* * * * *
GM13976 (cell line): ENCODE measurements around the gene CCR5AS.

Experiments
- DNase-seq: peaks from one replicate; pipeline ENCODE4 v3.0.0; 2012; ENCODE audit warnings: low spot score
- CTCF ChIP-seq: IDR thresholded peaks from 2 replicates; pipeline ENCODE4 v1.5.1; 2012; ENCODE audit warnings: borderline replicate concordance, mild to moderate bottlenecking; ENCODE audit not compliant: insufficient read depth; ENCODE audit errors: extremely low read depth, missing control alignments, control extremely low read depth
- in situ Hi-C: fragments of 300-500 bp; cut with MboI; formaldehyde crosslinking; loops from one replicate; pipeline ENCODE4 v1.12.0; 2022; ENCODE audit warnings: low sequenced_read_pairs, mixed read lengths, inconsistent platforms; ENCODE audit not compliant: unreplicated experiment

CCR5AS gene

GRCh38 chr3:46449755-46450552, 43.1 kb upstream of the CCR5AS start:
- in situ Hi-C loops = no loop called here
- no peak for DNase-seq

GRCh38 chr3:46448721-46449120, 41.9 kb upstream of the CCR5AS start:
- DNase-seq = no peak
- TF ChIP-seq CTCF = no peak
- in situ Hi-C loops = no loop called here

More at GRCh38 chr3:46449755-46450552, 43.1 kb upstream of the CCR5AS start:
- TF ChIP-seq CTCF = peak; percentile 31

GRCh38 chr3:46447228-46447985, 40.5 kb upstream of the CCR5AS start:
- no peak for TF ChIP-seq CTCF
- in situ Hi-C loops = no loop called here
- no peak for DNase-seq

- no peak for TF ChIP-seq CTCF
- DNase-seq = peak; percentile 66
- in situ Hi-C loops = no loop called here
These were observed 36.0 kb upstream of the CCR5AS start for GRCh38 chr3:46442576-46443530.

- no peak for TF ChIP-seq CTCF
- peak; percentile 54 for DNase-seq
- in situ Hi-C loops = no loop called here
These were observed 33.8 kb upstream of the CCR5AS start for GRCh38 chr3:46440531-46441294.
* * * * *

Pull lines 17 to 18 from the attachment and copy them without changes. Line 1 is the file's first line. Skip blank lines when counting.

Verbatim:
- no peak for TF ChIP-seq CTCF
- in situ Hi-C loops = no loop called here